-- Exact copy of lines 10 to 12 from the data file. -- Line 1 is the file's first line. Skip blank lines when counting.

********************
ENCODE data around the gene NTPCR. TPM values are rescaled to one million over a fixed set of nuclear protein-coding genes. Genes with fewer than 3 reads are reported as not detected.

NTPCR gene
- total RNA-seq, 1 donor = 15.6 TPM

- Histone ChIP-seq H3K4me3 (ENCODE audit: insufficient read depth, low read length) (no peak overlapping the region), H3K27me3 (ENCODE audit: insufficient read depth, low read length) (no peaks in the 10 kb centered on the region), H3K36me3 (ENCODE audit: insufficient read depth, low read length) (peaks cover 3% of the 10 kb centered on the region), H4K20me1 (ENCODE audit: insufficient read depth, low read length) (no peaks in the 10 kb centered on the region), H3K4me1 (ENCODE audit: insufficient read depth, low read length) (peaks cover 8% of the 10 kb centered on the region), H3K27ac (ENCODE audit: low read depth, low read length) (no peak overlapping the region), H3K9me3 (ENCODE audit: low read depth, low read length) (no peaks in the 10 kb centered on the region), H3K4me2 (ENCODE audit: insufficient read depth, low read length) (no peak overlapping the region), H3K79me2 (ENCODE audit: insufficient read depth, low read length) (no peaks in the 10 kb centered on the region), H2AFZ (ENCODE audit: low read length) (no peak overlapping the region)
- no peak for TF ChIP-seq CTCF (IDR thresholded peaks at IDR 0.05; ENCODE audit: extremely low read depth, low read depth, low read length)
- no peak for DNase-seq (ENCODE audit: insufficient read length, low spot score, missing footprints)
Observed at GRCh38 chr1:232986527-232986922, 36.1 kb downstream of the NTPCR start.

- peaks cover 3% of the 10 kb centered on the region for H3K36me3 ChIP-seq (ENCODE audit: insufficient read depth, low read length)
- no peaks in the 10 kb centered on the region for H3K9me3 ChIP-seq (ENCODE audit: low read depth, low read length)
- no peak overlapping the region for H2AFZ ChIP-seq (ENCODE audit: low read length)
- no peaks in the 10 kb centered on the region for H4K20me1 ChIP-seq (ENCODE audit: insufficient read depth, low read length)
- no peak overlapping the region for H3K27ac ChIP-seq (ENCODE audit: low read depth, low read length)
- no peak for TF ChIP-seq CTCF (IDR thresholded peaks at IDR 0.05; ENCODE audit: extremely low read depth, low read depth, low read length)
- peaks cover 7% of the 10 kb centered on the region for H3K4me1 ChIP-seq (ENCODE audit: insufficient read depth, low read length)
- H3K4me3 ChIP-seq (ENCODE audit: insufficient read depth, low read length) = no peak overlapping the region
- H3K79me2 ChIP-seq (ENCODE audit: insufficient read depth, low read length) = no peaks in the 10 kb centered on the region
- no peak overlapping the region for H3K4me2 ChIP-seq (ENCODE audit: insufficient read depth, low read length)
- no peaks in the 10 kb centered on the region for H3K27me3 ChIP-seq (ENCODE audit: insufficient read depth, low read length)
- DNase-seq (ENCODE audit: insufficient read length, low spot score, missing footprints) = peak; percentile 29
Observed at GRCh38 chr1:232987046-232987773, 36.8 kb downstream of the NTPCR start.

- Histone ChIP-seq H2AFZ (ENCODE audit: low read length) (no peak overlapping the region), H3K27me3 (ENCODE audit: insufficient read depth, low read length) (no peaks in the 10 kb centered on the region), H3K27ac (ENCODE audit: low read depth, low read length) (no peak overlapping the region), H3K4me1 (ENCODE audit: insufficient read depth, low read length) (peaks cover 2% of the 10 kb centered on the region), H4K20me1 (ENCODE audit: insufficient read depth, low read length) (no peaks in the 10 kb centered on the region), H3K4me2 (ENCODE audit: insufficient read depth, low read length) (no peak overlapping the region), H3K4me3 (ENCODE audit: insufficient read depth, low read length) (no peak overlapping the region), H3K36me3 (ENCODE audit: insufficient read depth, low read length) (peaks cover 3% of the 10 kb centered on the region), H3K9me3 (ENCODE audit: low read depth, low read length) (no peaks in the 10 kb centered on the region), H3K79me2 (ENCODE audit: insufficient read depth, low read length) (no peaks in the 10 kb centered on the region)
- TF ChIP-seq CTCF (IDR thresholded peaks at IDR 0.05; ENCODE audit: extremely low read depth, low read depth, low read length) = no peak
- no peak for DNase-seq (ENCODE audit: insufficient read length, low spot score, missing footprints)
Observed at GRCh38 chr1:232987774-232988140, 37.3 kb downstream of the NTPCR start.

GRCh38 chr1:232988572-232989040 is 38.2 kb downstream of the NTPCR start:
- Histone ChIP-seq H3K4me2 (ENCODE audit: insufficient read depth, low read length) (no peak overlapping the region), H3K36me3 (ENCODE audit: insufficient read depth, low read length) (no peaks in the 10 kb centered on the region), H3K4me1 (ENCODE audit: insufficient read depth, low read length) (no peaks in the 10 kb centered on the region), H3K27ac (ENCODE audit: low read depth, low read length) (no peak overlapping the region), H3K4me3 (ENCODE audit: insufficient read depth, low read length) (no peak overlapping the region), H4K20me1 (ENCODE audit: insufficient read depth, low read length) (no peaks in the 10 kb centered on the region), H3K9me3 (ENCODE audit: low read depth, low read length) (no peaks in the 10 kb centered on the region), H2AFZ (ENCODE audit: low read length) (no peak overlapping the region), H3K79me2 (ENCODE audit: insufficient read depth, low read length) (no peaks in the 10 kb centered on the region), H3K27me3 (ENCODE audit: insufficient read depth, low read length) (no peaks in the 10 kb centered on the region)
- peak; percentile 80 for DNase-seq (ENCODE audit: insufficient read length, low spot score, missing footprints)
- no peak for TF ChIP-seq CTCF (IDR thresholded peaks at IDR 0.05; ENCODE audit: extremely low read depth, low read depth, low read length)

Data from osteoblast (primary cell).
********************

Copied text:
- no peak overlapping the region for H2AFZ ChIP-seq (ENCODE audit: low read length)
- no peaks in the 10 kb centered on the region for H4K20me1 ChIP-seq (ENCODE audit: insufficient read depth, low read length)
- no peak overlapping the region for H3K27ac ChIP-seq (ENCODE audit: low read depth, low read length)